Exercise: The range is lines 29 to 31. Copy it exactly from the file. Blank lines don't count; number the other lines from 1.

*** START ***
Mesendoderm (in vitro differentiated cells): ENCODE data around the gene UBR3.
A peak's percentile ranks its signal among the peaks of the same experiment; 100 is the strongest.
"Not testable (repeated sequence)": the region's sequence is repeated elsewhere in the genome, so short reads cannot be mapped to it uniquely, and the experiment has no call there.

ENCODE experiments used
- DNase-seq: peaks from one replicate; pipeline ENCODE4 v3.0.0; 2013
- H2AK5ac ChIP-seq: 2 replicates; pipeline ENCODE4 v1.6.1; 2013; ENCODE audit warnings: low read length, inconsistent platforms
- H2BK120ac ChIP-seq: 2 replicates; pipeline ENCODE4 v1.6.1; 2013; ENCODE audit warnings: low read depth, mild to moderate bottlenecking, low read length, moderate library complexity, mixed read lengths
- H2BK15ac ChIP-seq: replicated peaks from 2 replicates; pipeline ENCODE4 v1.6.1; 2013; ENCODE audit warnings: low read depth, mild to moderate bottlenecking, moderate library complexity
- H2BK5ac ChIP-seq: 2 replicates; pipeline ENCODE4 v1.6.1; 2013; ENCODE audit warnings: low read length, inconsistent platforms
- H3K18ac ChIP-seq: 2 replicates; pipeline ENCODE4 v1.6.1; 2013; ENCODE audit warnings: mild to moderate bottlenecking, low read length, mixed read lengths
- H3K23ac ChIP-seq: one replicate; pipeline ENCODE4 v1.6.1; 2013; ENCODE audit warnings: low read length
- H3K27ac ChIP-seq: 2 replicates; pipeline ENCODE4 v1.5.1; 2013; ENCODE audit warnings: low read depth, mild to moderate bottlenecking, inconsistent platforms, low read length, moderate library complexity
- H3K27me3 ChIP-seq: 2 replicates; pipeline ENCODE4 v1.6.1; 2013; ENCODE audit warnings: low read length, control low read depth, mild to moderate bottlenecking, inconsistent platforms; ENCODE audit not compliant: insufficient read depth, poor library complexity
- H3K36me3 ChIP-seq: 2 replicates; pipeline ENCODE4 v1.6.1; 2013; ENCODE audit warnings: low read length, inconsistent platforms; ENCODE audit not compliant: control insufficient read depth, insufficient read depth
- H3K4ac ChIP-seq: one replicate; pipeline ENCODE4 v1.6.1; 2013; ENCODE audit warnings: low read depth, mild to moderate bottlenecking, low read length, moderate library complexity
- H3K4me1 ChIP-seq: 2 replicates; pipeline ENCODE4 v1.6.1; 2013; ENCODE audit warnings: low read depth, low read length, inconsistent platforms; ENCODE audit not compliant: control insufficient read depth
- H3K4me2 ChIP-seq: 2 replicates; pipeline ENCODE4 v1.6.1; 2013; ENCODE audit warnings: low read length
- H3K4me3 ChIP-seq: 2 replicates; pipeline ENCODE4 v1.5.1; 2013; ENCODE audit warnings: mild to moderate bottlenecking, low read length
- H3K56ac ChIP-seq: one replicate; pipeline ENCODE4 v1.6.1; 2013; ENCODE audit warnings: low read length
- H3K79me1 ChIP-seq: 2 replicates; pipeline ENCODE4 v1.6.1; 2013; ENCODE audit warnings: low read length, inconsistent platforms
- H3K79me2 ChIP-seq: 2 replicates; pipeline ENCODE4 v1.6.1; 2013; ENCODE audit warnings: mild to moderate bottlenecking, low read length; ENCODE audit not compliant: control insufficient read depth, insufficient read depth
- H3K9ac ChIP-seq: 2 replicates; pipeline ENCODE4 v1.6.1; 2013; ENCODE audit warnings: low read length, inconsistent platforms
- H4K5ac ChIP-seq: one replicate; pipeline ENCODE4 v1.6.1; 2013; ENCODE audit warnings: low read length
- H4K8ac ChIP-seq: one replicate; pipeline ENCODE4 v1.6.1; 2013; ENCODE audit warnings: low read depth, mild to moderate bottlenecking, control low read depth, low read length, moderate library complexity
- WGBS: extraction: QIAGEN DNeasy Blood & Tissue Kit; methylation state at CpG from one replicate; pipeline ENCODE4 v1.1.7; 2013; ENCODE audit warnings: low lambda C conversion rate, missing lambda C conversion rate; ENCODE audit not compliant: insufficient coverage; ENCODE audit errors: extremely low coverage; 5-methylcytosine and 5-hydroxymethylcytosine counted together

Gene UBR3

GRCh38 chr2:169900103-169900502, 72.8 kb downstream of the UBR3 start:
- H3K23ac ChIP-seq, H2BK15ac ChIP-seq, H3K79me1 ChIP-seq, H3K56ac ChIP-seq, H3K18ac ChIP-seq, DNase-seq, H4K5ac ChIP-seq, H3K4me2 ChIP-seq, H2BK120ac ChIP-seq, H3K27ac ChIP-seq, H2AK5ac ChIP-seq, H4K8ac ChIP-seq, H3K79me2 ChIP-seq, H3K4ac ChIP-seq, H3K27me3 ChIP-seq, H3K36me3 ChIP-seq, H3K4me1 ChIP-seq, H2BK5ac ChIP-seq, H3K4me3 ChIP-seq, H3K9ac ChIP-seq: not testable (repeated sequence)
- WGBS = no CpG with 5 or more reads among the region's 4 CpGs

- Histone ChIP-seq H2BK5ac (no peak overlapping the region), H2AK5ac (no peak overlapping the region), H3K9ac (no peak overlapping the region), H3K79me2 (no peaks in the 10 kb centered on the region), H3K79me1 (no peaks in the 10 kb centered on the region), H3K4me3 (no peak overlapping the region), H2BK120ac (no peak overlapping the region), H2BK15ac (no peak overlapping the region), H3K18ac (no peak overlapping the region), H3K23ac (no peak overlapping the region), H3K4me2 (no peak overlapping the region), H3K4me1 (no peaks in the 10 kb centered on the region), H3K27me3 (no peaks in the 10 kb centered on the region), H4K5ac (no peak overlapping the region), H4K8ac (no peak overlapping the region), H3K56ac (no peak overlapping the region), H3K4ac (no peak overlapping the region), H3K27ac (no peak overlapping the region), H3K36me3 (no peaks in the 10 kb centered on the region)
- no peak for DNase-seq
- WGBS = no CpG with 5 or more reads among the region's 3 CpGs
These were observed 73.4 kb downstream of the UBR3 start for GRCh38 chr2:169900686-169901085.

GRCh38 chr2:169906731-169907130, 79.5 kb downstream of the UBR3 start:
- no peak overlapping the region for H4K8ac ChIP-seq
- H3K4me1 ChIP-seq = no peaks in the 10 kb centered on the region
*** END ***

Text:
- WGBS = no CpG with 5 or more reads among the region's 4 CpGs

- Histone ChIP-seq H2BK5ac (no peak overlapping the region), H2AK5ac (no peak overlapping the region), H3K9ac (no peak overlapping the region), H3K79me2 (no peaks in the 10 kb centered on the region), H3K79me1 (no peaks in the 10 kb centered on the region), H3K4me3 (no peak overlapping the region), H2BK120ac (no peak overlapping the region), H2BK15ac (no peak overlapping the region), H3K18ac (no peak overlapping the region), H3K23ac (no peak overlapping the region), H3K4me2 (no peak overlapping the region), H3K4me1 (no peaks in the 10 kb centered on the region), H3K27me3 (no peaks in the 10 kb centered on the region), H4K5ac (no peak overlapping the region), H4K8ac (no peak overlapping the region), H3K56ac (no peak overlapping the region), H3K4ac (no peak overlapping the region), H3K27ac (no peak overlapping the region), H3K36me3 (no peaks in the 10 kb centered on the region)
- no peak for DNase-seq